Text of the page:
By Jana Weis, Principal, Gill Compliance Solutions, LLC.
As consultants in the healthcare industry, we are asked all kinds of questions on a daily basis. Yet, if I were to add up the number of times clients ask about shared services, it would likely be on the top of the list. Shared services seem like an easy concept, two providers’ participation in the care of a patient, right? Well, almost right.
Let’s first take into consideration the CMS language surrounding shared services:
A split/shared E/M visit is defined as a medically necessary encounter with a patient where the physician and a qualified non-physician practitioner (NPP) each personally perform a substantive portion of an E/M visit face-to-face with the same patient on the same date of service. A substantive portion of an E/M visit involves all or some portion of the history, exam or medical decision making, key components of an E/M service. The physician and the qualified NPP must be in the same group practice or be employed by the same employer.
Just to emphasize, shared services is a Medicare concept, and typically does not apply to other payors, State or private. Why? Primarily due to the game of reimbursement specific to CMS. As a physician (MD, DO) services are paid at 100% of usual and customary, where Advanced Physician Practitioners (APP or NPP’s) are paid at 85%. CMS developed the shared services rule to allow for full payment if both providers collaborate in treating the same patient on the same day. You might be thinking, this sounds a lot like an incident-to service. These rules are similar for the end result (100% payment) but are very different in documentation requirements. Incident-to, like shared services, require a collaborative effort, same day, between an MD/DO and an APP. It is only applicable for POS (place of service) 11, office setting, and cannot be used in a provider based (POS 22) outpatient department. Further, requirements are as follows and all must be met.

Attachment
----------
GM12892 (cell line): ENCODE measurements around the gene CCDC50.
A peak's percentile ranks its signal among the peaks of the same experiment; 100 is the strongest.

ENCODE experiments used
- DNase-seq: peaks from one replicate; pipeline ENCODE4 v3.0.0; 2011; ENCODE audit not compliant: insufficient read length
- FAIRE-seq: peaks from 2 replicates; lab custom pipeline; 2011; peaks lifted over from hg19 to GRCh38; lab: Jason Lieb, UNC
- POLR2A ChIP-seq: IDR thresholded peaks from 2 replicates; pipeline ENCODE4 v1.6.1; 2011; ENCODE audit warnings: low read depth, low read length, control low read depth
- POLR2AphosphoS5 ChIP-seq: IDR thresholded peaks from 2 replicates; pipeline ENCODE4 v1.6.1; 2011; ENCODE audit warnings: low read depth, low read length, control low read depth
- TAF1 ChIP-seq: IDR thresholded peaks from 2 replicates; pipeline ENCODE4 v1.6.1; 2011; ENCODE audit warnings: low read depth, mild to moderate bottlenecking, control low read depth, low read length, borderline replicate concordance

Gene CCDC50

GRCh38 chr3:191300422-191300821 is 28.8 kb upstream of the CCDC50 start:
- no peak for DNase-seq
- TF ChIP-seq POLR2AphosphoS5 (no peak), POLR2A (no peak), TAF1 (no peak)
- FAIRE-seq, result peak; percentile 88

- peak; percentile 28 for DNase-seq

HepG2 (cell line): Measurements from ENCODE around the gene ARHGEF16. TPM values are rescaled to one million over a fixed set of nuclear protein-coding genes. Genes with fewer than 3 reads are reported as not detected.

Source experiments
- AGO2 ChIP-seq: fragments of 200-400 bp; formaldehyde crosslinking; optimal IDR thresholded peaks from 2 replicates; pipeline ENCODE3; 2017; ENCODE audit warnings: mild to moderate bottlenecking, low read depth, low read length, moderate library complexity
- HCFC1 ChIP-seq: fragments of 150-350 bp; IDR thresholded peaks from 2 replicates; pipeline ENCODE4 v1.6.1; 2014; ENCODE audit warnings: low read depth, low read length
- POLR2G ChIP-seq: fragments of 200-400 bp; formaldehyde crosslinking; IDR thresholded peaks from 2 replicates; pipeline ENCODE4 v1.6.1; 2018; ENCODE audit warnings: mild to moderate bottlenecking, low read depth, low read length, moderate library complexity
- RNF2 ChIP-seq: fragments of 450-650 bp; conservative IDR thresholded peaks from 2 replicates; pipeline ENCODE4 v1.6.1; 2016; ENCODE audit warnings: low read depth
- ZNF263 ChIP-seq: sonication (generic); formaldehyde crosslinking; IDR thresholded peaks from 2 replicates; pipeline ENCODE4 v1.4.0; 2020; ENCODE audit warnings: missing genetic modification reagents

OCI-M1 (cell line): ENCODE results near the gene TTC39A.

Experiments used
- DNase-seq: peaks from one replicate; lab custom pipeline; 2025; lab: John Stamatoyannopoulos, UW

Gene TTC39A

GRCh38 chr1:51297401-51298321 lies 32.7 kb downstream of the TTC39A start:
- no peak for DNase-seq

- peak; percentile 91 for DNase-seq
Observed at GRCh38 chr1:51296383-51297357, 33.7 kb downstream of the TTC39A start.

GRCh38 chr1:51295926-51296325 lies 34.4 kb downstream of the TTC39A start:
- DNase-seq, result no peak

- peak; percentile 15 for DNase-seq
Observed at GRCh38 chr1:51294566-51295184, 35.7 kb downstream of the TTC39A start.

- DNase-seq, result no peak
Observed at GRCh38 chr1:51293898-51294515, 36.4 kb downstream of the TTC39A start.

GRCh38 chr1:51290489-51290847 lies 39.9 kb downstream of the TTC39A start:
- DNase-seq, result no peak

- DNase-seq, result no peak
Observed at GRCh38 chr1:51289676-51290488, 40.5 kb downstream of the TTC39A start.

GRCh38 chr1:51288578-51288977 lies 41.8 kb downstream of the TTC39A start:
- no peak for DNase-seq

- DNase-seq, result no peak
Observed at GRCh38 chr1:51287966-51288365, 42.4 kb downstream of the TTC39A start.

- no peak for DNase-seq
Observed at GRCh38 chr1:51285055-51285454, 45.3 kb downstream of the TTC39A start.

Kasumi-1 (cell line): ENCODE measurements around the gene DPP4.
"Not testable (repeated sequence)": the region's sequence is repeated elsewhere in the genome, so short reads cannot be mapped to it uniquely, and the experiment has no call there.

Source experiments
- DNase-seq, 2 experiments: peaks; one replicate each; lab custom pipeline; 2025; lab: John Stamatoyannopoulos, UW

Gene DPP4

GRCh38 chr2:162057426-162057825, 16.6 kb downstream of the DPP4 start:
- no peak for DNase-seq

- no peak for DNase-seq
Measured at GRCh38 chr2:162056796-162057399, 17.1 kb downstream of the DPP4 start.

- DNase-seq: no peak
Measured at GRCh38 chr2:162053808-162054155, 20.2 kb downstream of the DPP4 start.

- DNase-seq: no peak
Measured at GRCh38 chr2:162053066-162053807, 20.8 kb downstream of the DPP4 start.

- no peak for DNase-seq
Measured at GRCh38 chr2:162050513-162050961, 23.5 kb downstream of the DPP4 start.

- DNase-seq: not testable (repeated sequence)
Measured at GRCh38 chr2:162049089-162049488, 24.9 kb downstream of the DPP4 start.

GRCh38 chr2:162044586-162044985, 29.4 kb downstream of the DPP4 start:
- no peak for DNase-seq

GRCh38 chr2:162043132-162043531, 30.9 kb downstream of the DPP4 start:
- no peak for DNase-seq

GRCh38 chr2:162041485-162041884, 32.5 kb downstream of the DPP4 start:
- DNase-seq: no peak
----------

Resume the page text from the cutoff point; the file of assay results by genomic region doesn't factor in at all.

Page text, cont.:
- Services must be provided by a caregiver who is directly supervised, and who represents a direct financial expense to the practice (such as a “W-2” or leased employee, or an independent contractor).
- Services must be provided under “direct” supervision meaning the MD/DO must be present in the immediate office suite to render assistance if needed.
- Diagnosis must be established by the provider (or group) with active involvement. If diagnosis is new, the service should be billed under the NPP’s NPI, not the physician.
Not to dive to deeply into incident-to but simply draw a comparison to the requirement of a shared service. The proof of incident-to would be based on the schedule (who was supervising and in the office) and the problem being an established diagnosis.
Let’s turn back to the topic with the second part of the CMS guideline for shared services, which states the following:
- The split/shared E/M visit applies only to selected E/M visits and settings (i.e., hospital, office and non-facility clinic visits (incident-to), and prolonged visits associated with these E/M visit codes). The split/shared E/M policy does not apply to critical care services or procedures. A split/shared E/M visit cannot be reported in the SNF/NF settings.
So how are these so different? First, shared services apply to inpatient services and not outpatient. Secondly, and probably the most misunderstood part of the guideline ‘the physician and a qualified non-physician practitioner (NPP) each personally perform a substantive portion of an E/M visit face-to-face. Right away, you might wonder what ‘substantive’ means as it relates to documentation. Honestly, it’s been the center of multiple litigation cases due to the ambiguity of defining this one word.